Daffodil Day

Published: Monday 18th August 2014

Many of us have known someone who has been affected by cancer.  Sadly, about 1 in 2 Australian men and 1 in 3 Australian women are diagnosed with cancer by the age of 85. 

Daffodil Day provides an opportunity to show solidarity with cancer patients through supporting the fundraising efforts of the Cancer Council.  Daffodil Day is celebrated each year on the fourth Friday in August, and raises essential funds for cancer research, prevention and support services for patients and their families.

The Cancer Council chose the daffodil as the symbol of hope for people affected by cancer because of its reputation as a hardy annual flower, pushing its way through the frozen earth after a long winter to herald the return of spring, new life, vitality and growth.  As one of the first flowers of spring, the daffodil symbolises rebirth and new beginnings and hope for a cancer-free future.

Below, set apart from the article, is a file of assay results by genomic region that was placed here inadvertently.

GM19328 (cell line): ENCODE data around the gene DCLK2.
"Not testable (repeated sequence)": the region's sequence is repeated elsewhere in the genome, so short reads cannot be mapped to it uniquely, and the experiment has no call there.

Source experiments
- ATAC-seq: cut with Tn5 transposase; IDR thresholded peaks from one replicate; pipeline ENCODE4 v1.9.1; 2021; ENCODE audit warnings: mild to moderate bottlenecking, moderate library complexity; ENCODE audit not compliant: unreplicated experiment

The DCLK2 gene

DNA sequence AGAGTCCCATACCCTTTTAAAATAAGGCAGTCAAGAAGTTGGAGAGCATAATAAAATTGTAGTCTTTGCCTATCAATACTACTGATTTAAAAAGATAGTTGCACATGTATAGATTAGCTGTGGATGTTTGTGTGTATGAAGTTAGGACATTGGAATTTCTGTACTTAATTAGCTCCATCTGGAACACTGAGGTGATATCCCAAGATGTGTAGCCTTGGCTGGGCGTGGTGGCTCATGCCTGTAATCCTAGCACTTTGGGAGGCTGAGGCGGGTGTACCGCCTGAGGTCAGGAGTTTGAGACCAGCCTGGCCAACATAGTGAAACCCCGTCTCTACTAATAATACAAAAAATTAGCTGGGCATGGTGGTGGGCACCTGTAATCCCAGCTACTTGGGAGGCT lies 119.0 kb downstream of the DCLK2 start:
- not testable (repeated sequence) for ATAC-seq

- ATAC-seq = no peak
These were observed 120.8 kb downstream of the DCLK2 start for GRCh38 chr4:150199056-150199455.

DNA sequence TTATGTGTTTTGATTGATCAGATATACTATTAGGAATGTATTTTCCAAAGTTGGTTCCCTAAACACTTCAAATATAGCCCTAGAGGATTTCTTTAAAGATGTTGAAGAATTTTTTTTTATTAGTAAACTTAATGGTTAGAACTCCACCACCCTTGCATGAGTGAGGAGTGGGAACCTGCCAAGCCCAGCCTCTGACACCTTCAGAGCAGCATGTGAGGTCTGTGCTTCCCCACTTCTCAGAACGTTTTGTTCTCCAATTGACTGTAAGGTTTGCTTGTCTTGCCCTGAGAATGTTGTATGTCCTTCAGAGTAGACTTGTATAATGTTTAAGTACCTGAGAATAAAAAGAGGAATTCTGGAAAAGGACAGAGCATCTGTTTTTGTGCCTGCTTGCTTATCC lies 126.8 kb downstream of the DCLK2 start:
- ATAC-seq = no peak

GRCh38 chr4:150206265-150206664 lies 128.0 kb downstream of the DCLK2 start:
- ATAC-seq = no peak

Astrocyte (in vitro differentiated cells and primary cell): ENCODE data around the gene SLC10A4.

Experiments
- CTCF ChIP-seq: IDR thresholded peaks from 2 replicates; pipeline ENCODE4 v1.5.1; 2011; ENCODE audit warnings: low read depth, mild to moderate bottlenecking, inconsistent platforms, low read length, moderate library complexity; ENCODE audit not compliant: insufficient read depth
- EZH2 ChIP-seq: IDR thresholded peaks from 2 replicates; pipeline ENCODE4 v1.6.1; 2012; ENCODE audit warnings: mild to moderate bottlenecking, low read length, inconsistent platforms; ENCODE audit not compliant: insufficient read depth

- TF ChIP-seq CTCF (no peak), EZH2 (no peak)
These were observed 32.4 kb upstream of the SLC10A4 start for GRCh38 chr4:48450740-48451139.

To find out more information about Daffodil Day visit the website at www.daffodilday.com.au

You can also find out more information about cancer and other health-related issues by visiting ACU’s health resource library RealTime Health.  In addition, access to professional counseling services is available for ACU staff and their families.  For more information visit the Employee Assistance Program (EAP) web page.

Source: Cancer Council